Ironic, isn't it?
Over Christmas week, we ran a “Best of” JacoBLOG post about the most admired radio personality – based on the votes of 1,000 American radio personalities.
If you didn't read the post, I'll spare you the suspense:
It was Howard Stern – and he won by a wide margin.
So, the strange coincidence is that his long-time nemesis, Don Imus, passed away the next day.
And of course, that started a torrent of response – good, bad, and yes, ugly – on social media.
I've written about Imus numerous times in this blog over the years. While he had little influence on me personally, he was worshiped by radio pros of a certain age whom I respect.
I've always been in awe of Imus' ability to “jump shift” from one environment to another – a top 40 bad boy in Cleveland, the WNBC phase, his transition to WFAN mornings, and his remarkable years on MSNBC where we got to watch great radio in action. (Decades later, most air talent is still reluctant to show their faces, their teammates, their inner workings in a video format.)
The eulogies came pouring in as the news of Imus' passing spread. And immediately, it started. The vitriol, the yelling, the debating, the love, and the hate.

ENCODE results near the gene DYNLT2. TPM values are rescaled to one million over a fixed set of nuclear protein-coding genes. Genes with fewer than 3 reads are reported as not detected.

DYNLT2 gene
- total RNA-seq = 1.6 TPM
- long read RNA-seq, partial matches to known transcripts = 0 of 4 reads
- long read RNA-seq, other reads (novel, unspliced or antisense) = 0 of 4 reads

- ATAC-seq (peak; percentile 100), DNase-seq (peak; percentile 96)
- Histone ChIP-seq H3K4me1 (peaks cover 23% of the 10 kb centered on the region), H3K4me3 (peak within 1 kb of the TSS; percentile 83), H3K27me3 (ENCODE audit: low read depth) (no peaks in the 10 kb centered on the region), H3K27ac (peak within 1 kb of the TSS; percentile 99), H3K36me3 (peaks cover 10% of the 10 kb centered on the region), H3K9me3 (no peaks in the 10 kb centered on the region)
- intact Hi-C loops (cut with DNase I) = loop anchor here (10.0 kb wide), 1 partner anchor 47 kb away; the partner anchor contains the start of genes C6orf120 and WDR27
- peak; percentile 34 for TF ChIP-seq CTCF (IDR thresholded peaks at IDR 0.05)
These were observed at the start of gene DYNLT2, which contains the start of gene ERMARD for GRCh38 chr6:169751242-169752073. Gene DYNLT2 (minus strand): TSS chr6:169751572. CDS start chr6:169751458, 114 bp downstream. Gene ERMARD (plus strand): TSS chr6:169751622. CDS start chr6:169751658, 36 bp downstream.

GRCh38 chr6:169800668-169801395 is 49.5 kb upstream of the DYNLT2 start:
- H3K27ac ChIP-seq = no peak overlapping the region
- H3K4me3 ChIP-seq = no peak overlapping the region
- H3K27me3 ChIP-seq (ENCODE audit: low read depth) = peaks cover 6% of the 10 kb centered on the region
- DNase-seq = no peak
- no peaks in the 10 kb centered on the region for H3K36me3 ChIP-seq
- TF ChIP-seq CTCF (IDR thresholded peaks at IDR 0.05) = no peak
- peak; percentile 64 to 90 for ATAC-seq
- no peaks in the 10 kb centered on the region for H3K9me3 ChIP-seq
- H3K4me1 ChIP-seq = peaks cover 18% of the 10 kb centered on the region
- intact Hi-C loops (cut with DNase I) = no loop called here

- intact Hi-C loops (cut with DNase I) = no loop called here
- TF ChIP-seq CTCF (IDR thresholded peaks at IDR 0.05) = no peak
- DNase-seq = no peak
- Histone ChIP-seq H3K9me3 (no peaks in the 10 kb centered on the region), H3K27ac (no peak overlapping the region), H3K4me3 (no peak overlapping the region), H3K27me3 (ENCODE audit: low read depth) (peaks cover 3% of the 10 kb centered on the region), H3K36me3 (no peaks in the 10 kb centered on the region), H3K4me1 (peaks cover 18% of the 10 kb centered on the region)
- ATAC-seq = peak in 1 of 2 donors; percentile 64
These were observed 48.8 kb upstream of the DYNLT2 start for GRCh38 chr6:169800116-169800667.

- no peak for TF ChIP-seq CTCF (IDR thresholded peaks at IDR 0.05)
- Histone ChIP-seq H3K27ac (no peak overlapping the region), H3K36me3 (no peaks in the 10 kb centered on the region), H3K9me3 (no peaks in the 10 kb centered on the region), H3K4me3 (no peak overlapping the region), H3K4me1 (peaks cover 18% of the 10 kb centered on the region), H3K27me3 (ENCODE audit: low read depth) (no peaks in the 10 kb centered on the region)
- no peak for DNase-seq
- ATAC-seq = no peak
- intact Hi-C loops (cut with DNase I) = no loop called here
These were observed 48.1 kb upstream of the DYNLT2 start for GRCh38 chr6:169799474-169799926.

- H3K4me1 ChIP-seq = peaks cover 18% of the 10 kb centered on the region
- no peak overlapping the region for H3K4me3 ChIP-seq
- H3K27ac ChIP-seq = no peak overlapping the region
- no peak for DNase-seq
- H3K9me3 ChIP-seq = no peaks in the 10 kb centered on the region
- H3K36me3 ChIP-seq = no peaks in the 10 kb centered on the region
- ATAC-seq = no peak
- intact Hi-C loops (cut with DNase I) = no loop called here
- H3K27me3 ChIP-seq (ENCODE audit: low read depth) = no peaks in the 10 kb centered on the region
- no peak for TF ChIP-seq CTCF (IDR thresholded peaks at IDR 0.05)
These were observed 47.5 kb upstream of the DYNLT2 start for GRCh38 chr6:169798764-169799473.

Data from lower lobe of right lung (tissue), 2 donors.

Who was Imus?
On the one hand, he helped revolutionize “shock jock” radio while raising millions to help cure Sudden Infant Death Syndrome and other important causes. And on the other, his sarcasm, edginess, and tasteless comments hurt millions of listeners.
How can anyone say anything kind or respectful about a guy who routinely offended pretty much everybody at one time or another?
And yet, wasn't he also a pioneer in personality radio broadcasting?
Since the news broke about his death, these diametrically opposed sentiments on social media have cascaded liked a broken sewer, spurring arguments and disagreements. Everyone has an opinion about whether Imus should be revered or reviled. And these questions began to surface:
Why was Howard Stern trending on Twitter?
Who was the bigger talent – Stern or Imus?